After his own failed musical aspirations, Joseph Jackson help launch his children to international stardom in the 1960s and 1970s.
He managed the Jackson 5 before the group left Motown and was rebranded as the Jacksons.
Ultimately, the patriarch is responsible for the emergence of the biggest star in pop music history, the late King of Pop, Michael Jackson.
The family has announced that the 89-year-old patriarch is terminally ill following a long battle with cancer.
“He’s very frail. It’s any day now,” Jermaine Jackson told reporters recently.
Born in 1928 in the one-horse town of Fountain Hill, Arkansas, Joe’s grandfather was a slave and he later described his upbringing as “lonely” and with “few friends,” according to his biography.
His parents separated when he was 12 and after a period living with his father in California, he moved to be with his mother and four siblings in a Chicago suburb and pursued his dream of becoming a professional boxer.
It was while living with his mother that he met and married a local girl named Katherine Scruse and in 1950 the couple moved to nearby Gary, Indiana, and within eight years had nine children, including twins Marlon and Brandon, the latter of whom died at birth.
The pressures of looking after his family meant Jackson had to abandon boxing to work full-time, though he also played guitar with a blues band named The Falcons.
Although he remained frustrated at The Falcons’ lack of success, it was when he caught nine-year-old son Tito playing with his guitar in 1962 that Joe’s fortunes changed.
Despite initially threatening Tito with punishment for snapping a string, he urged his son to keep playing.
Jackson then encouraged Jermaine and Jackie to join Tito in forming a group, later adding Marlon to it, and eventually Michael.
Five years later The Jackson 5 played New York’s Apollo Theatre in Harlem and in 1969 they were signed to Motown Records.
Their first single, “I Want You Back,” was released that same year and shot straight to No. 1.
The Jackson 5 set a world record as the first musical act ever to sell 10 million records in 10 months.
With Jackson managing his children, they became world-renown stars.
“If I could go back there, to us being those kids in Gary, I’d trade all of this in for that,” Jermaine Jackson said. “Too much has happened, you get lawyers, agents and everyone pulling at you. It wrecks the family.”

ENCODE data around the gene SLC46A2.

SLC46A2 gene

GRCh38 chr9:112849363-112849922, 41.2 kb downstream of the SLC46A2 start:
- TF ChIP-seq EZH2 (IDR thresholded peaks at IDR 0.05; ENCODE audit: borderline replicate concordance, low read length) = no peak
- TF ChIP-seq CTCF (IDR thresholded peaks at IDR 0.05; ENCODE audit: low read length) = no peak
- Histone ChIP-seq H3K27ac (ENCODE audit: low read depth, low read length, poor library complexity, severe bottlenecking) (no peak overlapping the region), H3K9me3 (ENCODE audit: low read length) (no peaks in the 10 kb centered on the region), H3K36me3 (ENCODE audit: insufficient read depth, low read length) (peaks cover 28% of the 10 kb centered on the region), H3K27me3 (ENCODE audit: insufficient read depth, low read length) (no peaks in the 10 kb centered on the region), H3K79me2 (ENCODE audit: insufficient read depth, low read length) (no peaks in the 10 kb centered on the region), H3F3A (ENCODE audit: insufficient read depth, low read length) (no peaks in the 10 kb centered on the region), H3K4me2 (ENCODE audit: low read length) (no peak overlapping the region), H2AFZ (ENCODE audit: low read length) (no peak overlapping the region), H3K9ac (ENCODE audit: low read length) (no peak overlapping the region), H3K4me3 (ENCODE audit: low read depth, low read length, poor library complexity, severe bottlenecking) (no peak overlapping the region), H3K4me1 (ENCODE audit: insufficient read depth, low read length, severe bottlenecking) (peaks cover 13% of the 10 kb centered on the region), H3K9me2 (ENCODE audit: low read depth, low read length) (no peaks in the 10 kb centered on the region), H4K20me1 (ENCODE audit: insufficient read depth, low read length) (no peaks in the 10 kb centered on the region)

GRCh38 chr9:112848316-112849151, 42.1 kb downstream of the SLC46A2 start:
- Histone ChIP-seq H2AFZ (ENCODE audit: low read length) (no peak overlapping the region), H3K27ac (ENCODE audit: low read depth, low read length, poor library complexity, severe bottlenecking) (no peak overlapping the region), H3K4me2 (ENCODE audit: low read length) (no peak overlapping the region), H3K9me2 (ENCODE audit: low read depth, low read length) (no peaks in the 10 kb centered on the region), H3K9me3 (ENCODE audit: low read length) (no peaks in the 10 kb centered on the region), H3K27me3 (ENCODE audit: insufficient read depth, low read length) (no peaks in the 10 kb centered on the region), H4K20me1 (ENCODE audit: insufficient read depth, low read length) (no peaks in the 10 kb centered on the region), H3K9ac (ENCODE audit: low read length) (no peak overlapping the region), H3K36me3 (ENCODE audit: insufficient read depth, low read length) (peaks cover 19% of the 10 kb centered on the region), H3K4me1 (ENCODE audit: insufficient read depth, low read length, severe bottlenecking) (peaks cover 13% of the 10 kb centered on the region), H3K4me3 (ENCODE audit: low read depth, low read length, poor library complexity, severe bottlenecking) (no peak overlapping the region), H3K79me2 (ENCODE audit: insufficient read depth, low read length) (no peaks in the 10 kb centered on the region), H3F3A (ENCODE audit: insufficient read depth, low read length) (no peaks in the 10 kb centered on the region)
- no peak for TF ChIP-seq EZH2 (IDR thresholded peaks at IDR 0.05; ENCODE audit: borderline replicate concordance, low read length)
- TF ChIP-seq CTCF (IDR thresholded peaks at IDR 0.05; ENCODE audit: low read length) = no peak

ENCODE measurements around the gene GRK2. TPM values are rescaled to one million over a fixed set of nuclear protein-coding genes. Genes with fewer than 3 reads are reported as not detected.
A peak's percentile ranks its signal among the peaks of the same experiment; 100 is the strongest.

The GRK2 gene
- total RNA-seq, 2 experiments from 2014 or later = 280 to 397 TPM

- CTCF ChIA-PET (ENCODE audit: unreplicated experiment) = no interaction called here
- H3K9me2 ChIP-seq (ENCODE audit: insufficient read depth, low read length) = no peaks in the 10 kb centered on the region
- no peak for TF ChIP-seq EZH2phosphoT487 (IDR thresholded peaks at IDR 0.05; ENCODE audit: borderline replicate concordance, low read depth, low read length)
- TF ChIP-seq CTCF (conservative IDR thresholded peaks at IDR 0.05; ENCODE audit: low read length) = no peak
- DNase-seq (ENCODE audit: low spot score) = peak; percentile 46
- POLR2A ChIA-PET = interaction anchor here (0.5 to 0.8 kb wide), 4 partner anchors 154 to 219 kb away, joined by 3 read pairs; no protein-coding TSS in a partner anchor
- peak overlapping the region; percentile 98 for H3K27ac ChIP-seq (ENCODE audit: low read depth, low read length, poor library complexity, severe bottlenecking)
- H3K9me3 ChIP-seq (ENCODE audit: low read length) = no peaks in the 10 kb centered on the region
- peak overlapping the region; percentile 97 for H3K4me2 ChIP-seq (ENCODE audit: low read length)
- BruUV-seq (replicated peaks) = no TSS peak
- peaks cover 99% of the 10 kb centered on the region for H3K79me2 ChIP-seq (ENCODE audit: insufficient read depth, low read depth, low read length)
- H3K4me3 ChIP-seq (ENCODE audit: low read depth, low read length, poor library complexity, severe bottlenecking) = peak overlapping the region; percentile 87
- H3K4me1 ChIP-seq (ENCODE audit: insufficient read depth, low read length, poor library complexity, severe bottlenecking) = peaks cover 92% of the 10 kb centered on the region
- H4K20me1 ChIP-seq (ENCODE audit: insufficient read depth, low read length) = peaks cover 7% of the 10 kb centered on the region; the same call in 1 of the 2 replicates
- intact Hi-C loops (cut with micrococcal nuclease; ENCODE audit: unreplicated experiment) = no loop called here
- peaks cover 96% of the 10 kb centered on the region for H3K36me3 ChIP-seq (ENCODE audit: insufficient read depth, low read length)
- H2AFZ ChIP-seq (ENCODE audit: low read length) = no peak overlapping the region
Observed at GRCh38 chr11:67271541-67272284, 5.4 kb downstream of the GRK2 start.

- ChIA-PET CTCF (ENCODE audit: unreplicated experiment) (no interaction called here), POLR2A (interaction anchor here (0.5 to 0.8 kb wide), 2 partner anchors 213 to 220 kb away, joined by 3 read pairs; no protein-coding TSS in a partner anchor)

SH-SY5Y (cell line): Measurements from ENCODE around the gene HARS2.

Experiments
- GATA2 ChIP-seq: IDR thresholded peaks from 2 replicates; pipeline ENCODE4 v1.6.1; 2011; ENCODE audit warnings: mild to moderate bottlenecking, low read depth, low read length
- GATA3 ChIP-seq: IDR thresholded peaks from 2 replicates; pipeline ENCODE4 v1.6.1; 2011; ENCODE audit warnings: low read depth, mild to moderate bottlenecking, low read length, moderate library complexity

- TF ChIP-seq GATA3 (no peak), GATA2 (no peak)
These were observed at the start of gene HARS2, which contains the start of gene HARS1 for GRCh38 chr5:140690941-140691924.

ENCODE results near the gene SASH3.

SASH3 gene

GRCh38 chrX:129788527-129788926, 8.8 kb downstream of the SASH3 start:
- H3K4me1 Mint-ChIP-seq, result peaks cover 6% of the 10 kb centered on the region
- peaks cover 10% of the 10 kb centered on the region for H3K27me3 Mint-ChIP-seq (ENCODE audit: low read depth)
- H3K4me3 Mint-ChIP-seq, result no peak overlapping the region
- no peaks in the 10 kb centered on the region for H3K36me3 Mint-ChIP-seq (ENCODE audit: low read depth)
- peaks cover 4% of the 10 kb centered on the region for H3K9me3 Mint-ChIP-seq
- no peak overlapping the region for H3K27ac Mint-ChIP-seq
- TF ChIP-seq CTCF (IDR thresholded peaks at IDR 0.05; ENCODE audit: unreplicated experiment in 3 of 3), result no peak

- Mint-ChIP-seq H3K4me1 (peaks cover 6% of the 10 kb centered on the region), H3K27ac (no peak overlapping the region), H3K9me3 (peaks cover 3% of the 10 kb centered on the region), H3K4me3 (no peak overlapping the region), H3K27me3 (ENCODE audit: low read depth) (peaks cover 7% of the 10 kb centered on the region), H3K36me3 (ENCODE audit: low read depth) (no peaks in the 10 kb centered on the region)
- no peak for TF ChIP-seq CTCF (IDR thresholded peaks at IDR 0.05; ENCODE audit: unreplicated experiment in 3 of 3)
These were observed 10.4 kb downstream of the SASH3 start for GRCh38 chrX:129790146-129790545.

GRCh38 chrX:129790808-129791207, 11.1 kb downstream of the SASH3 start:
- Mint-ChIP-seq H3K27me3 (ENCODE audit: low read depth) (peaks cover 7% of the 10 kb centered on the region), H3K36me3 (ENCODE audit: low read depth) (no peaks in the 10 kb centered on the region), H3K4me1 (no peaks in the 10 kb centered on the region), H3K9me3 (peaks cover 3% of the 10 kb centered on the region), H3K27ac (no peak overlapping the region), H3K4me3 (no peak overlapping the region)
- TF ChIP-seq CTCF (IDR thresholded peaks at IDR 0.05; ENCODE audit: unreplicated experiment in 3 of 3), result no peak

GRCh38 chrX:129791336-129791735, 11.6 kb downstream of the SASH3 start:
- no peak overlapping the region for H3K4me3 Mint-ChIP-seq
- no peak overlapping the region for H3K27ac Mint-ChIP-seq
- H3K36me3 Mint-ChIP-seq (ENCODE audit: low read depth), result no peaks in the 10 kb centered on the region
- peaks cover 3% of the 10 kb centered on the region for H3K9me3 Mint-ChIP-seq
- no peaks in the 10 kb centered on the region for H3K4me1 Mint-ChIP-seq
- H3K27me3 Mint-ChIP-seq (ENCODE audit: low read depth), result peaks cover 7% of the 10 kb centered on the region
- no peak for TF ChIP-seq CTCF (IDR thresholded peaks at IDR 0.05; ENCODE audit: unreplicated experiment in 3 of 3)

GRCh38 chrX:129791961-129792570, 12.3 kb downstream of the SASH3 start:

As the calendar turned to the 1980s, the patriarch began to lose his grip on his sons’ careers, particularly Michael, who under other management would turn out the groundbreaking album, “Off the Wall,” and then the supremely popular and world’s bestselling LP, “Thriller.”
Jackson also earned a reputation as a strict disciplinarian who sometimes went over the top when administering punishment.
During a 1993 interview with Oprah Winfrey, Michael Jackson described “regurgitating” whenever he’d see his dad.
“Yeah, he regurgitates all the way to the bank,” Joseph Jackson said after Michael’s comment. “I taught them to be tough. We raised them in a tough neighborhood, where other kids were in gangs and getting into drugs.”
Jackson continued: “I didn’t want them to be soft. I whipped him with a switch and a belt. I never beat him. You beat someone with a stick.”
Jackson also managed the careers of his daughters, Latoya and Janet, who first earned fame as “Penny,” an abused foster child, on the 1970s hit television show, “Good Times.”
She later appeared on ‘Diff’rent Strokes,” and “Fame.”
Today, Janet is considered one of the world’s biggest music stars and she also has several film credits under her belt, including Tyler Perry’s “Why Did I Get Married?”
In 2011, Janet reflected on her relationship with her father.
“I wish our relationship was different,” she said. “I think my father means well and wants nothing but the best for his kids… but that is not necessarily the right way.”
Although Jackson remains married to Katherine, in 1974 he fathered another daughter, Joh’Vonnie, out of wedlock.
Earlier this year, Joh’Vonnie described Joseph as a loving father. For his part, Joseph Jackson said he held no regrets.
“I’m glad I was tough, because look what I came out with,” he said. “I came out with some kids that everybody loved all over the world.”
This article was originally published at BlackPressUSA.com.